To fictionify or not to fictionify


I’m working on a few different works of writing born from my time abroad in the Caribbean and West Africa right now and… well… actually, “right now” doesn’t about cover it.

More accurate: polishing a mostly completed book proposal I’ve been poking at since 2011 and also now I’m flailing around (in a fun and yet also sometimes emotionally rough way…) with the  follow-up to said nicely proposed memoir. But the bulk of the work really started back in… hooh… I’d say the summer of 2011.

The goodies within are tales of silly, leafy, dangerous and amazingly hot places and things to eat and they’re connected by overarching stories of important life things I learned during my adventures abroad. And while, as you know (as I’ve written about before), I feel super icky about sharing a lot of things from my life sometimes because I don’t like or want to think of myself as a commodity… every time I come back to these memoir-ish projects I’m smacked by the importance (to me, at least) of the ideas and realizations driving them and I am reminded that, yes, it is worthwhile to keep working on these things.

Because developing these book projects means advancing a conversation about issues I believe should be more conversed about (what it means to be a woman in the world these days and what it means to be a global citizen these days and also how to most effectively stifle one’s gastrointestinal problems when communal squat toilets are the only option) and, y’know, somehow I continue to find the writing funny and thoughtful and I even amuse MY TOTALLY CRITICAL SELF after several years and that is RARE for me. In fact, I already hate that sentence I just wrote but for the sake of making my point, I won’t erase it. (Lucky you, reader!)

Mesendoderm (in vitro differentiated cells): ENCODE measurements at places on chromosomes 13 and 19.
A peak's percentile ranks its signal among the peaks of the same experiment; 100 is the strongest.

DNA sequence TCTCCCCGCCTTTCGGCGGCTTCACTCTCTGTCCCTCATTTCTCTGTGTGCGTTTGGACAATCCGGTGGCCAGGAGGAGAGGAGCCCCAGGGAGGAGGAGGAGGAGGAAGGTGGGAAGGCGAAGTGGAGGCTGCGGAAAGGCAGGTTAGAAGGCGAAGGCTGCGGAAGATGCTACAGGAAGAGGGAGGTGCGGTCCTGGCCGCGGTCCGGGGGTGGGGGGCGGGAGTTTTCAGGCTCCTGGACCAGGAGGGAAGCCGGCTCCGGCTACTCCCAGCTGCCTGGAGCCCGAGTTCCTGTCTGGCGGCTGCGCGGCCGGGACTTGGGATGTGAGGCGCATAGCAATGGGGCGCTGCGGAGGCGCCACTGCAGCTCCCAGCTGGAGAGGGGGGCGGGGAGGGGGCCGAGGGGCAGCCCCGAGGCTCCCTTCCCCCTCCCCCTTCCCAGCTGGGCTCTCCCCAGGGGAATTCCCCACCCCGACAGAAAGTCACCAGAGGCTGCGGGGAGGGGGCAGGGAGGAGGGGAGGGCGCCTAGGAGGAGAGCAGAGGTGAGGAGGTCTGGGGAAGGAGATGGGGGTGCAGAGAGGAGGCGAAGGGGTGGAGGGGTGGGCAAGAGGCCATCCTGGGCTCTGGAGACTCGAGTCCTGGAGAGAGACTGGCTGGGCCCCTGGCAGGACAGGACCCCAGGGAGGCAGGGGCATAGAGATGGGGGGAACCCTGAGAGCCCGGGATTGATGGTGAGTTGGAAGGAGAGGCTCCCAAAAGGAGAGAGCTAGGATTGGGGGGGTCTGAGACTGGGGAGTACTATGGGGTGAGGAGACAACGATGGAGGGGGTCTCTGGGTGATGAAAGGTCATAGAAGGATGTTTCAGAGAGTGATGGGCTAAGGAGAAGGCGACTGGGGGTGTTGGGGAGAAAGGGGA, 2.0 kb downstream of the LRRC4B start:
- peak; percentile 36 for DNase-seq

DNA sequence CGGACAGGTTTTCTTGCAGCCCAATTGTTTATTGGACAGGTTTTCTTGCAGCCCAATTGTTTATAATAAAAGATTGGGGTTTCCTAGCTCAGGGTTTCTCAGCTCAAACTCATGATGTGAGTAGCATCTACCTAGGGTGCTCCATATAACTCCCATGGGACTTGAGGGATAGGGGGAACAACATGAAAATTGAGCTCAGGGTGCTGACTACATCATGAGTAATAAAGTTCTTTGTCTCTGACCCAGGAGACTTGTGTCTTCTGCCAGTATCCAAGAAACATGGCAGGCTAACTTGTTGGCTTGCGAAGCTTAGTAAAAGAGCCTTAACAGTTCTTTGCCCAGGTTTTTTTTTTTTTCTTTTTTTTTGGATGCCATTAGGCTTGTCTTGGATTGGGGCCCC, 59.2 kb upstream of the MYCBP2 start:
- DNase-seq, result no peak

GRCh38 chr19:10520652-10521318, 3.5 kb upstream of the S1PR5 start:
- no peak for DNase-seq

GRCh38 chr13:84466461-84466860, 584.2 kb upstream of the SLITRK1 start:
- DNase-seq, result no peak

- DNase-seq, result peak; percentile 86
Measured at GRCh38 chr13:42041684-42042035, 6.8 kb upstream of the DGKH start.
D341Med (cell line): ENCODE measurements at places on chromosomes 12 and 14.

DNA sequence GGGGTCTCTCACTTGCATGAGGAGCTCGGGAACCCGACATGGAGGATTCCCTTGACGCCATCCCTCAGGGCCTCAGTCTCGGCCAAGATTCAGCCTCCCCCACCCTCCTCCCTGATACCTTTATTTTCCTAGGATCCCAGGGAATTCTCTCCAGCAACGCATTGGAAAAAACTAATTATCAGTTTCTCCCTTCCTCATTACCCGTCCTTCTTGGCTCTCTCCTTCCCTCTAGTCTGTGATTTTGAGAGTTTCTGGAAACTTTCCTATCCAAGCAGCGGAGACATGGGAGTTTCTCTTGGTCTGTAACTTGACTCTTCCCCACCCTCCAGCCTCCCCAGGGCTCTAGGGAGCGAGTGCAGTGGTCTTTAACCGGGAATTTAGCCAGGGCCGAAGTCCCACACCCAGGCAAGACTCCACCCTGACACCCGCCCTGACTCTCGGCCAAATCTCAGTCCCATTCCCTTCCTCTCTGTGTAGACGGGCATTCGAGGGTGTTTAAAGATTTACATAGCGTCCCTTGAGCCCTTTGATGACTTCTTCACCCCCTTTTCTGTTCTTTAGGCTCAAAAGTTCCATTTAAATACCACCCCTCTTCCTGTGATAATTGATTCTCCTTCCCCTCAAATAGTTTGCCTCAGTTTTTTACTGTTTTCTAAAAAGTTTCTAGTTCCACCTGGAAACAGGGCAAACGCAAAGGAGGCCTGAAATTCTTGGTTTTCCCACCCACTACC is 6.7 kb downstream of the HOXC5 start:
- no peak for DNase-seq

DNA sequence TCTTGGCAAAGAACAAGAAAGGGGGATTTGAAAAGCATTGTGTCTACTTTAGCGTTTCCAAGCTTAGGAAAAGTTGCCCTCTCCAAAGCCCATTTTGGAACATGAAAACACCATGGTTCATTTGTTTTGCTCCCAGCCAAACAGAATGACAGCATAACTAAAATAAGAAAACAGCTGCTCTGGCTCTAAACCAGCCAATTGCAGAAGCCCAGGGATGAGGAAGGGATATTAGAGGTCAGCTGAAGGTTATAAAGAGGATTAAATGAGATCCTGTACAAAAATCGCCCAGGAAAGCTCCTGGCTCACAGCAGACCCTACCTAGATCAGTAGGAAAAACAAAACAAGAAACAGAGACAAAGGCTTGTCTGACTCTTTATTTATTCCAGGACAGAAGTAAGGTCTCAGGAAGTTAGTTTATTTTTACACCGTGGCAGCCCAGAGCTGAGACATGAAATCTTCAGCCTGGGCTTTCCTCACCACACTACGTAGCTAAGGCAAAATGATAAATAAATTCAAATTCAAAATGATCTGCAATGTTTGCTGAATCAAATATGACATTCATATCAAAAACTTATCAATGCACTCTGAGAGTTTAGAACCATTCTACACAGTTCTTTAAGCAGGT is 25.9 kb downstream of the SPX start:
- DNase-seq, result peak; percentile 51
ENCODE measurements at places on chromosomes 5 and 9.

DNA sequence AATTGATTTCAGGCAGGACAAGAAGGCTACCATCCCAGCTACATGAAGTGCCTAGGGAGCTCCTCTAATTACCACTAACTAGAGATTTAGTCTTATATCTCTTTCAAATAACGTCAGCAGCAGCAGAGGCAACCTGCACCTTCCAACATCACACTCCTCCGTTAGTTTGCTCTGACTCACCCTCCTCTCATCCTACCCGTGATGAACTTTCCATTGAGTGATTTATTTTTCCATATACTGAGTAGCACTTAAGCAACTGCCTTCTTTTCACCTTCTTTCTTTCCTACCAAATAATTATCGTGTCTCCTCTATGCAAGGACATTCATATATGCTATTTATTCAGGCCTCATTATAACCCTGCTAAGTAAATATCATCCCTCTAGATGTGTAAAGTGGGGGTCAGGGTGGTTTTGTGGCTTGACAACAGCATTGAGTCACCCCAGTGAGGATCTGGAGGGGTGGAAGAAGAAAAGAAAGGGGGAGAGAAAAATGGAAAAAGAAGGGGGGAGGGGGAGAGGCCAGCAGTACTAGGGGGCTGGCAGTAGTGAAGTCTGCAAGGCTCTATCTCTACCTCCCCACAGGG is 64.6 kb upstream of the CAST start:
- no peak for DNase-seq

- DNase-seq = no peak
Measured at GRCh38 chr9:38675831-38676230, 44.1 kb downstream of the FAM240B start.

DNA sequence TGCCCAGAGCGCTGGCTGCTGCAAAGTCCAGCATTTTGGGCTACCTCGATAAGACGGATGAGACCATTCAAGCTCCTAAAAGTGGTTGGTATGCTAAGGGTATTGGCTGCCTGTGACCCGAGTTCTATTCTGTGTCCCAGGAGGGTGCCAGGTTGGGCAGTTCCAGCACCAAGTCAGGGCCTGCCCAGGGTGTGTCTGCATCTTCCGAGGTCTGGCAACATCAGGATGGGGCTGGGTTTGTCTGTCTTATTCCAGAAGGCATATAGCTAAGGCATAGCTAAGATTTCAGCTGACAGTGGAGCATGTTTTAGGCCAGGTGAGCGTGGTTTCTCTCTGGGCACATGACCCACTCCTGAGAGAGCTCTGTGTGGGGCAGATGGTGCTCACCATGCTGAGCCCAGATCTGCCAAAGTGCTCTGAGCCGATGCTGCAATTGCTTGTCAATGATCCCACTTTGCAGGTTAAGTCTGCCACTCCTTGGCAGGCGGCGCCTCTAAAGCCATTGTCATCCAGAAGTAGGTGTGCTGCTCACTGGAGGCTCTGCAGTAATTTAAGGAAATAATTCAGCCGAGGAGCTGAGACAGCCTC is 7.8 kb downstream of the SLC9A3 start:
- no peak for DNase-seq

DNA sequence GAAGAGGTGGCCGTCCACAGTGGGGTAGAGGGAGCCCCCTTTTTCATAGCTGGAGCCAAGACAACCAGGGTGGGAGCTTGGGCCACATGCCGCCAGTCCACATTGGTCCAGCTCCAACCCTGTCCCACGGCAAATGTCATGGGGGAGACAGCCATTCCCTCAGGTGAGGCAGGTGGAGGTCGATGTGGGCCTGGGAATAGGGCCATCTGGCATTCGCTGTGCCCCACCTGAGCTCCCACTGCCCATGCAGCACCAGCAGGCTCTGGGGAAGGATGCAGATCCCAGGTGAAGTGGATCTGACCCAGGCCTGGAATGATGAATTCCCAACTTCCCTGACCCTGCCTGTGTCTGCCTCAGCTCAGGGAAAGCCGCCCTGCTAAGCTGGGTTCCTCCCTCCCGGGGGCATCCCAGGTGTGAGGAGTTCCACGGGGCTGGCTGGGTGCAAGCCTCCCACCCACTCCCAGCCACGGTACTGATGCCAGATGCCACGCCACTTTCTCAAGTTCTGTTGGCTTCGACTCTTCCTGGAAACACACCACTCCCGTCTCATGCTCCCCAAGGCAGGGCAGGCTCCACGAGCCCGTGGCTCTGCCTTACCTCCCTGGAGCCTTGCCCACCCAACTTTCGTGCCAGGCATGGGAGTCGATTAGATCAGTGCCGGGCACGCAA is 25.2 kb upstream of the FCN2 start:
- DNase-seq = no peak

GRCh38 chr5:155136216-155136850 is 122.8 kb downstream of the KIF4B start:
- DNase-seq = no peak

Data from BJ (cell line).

Believe me, I understand the necessity to murder one’s darlings when it comes to pieces of writing that have to *B draws finger across neck*. There are more literary bodies heaped under this surprisingly camouflaging Ikea couch skirt than you will ever know. But these memoir-y darlings I’m talking to you about, I don’t think they’re supposed to be axed. Or not yet.

But the more I read about marketing memoirs and the more I talk to agents and read about what it means to publish something like a memoir through a traditional publisher, the more I feel capital-yuck GROSS.

It seems to be largely about selling the person telling the story, and not so much the story itself. It’s about getting enough social media pre-support for the writer (in the form of Twitter followers, Facebook likes, and general presence on the webz) to say to the publishers, “Hey, look how many people like this author! Hopefully a fraction of them will then buy her book and make it worth your while to publish it!” And the writing that author has created? It’s a small detail that can be massaged with the help of the right editors. The important thing is the persona in the author photo and how many people will shell out a few bucks for her.

And so I start to wonder… what if I magically changed all the “I”s to “she”s? Or what if a few more names were changed and then I added a really sassy cat or cockatoo and then, voila, the story was suddenly fiction?